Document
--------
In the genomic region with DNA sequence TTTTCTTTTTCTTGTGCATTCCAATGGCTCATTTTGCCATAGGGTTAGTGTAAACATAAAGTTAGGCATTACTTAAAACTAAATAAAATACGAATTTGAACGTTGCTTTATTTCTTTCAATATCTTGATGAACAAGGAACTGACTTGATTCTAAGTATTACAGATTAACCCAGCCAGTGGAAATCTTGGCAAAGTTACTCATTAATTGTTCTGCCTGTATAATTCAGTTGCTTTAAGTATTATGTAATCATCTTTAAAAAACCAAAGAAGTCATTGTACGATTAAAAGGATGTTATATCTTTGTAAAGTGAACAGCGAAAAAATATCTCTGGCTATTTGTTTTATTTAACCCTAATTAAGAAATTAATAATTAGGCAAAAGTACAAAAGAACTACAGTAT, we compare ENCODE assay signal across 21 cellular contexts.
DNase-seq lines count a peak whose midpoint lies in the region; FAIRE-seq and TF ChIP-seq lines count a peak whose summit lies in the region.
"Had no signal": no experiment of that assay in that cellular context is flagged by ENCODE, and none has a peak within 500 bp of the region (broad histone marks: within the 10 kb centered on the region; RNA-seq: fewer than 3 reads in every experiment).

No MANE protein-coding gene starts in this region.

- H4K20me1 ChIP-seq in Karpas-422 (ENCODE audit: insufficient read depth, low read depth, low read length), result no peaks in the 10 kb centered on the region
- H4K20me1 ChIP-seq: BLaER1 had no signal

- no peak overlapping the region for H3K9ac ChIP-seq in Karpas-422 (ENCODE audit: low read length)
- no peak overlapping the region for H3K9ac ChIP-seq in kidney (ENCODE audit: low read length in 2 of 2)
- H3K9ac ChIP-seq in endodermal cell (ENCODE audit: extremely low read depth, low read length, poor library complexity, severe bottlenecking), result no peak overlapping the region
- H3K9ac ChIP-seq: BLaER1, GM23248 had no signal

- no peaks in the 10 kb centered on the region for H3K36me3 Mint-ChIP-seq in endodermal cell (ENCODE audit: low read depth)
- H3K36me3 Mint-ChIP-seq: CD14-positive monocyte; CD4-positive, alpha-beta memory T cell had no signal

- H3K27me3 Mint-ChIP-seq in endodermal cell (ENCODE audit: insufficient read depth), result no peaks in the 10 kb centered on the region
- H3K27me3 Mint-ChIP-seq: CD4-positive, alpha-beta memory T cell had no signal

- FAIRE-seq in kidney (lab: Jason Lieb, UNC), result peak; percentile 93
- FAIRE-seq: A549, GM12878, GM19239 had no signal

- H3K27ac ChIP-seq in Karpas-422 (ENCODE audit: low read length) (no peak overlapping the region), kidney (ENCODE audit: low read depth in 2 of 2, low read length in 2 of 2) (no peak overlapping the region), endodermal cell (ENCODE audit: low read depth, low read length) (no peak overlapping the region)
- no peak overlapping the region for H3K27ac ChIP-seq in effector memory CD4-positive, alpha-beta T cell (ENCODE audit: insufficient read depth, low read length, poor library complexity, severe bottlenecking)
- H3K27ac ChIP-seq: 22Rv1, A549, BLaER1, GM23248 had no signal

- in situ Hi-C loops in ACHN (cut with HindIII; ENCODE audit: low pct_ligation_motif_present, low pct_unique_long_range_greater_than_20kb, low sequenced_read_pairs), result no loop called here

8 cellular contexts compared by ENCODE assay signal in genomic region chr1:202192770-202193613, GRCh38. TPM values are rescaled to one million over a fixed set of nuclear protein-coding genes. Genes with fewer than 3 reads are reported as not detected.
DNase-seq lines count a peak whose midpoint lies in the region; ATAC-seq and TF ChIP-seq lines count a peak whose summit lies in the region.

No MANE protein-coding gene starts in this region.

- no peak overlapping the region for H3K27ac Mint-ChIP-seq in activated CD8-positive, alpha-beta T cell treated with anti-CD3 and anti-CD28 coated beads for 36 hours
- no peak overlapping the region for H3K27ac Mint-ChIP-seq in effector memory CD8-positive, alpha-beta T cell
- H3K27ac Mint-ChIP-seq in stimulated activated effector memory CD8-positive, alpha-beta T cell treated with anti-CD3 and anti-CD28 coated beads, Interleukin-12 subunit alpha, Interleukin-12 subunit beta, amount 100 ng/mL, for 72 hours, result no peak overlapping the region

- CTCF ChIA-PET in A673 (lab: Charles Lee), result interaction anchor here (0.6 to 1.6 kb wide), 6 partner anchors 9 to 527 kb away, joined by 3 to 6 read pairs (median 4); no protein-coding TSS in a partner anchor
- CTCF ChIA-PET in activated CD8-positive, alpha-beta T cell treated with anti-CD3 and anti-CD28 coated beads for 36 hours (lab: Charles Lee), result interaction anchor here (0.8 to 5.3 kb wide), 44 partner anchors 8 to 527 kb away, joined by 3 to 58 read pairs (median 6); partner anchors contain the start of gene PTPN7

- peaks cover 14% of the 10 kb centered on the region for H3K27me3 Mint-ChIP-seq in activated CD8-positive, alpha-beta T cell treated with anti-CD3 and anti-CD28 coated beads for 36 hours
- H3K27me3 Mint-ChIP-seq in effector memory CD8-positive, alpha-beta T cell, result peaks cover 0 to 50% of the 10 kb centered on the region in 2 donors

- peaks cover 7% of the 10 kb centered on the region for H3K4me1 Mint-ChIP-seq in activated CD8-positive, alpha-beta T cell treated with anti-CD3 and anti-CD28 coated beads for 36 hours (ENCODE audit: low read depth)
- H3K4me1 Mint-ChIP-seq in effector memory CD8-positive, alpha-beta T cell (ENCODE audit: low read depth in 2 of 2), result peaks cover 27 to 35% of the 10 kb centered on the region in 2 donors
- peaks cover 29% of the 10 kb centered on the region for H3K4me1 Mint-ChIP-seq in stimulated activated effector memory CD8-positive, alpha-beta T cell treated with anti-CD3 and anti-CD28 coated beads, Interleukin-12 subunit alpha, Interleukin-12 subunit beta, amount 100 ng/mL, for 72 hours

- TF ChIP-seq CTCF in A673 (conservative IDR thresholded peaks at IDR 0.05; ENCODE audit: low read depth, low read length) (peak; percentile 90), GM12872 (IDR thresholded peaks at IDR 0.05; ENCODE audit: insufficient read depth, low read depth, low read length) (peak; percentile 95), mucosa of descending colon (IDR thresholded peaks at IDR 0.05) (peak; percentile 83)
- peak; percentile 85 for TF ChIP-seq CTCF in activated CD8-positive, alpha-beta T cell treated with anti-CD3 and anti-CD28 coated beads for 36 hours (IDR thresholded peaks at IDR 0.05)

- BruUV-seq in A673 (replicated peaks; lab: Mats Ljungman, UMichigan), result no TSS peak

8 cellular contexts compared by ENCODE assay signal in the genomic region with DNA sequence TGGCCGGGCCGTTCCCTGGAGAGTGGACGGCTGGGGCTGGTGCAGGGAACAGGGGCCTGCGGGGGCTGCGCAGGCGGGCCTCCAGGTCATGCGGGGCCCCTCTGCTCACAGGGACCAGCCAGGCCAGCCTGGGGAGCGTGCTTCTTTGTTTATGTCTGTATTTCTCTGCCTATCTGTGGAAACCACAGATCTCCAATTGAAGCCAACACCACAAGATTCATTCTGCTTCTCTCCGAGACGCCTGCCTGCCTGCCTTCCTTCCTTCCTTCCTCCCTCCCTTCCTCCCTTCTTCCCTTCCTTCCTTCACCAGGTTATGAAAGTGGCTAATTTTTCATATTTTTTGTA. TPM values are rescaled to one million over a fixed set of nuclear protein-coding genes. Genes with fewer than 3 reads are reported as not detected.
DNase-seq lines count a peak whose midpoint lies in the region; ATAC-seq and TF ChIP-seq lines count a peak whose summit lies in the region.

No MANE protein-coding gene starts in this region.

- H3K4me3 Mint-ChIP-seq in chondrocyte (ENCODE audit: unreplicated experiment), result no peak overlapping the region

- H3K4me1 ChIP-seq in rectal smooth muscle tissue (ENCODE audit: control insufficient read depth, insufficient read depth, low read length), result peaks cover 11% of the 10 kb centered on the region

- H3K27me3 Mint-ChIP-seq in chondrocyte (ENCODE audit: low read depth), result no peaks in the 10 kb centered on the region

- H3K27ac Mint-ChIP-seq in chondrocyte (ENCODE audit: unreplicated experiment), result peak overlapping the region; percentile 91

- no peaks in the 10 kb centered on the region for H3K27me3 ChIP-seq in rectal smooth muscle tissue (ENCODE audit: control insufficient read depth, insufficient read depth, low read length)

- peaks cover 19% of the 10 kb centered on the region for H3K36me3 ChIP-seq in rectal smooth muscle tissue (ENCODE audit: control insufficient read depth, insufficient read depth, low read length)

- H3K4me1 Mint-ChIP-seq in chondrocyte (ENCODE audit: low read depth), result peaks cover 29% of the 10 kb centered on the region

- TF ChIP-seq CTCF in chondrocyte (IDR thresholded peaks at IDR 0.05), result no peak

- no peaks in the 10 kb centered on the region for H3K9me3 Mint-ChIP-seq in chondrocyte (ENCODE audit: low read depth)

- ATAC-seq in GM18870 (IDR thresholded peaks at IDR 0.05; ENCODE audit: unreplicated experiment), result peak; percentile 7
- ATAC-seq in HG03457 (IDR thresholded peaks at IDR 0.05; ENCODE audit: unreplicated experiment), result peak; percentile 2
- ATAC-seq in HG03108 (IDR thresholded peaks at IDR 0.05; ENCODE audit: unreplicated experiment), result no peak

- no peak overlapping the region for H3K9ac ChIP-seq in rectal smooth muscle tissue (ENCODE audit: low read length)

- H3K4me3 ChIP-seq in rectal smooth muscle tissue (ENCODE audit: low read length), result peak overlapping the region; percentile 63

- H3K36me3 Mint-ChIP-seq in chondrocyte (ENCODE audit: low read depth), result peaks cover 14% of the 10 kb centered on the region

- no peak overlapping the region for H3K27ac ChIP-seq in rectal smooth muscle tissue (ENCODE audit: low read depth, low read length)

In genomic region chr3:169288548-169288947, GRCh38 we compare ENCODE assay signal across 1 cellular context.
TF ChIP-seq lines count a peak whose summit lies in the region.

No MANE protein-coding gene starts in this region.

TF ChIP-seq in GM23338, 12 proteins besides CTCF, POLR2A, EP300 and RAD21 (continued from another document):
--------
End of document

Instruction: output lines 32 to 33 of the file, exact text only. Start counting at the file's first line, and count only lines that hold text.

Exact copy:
- H3K4me1 Mint-ChIP-seq in effector memory CD8-positive, alpha-beta T cell (ENCODE audit: low read depth in 2 of 2), result peaks cover 27 to 35% of the 10 kb centered on the region in 2 donors
- peaks cover 29% of the 10 kb centered on the region for H3K4me1 Mint-ChIP-seq in stimulated activated effector memory CD8-positive, alpha-beta T cell treated with anti-CD3 and anti-CD28 coated beads, Interleukin-12 subunit alpha, Interleukin-12 subunit beta, amount 100 ng/mL, for 72 hours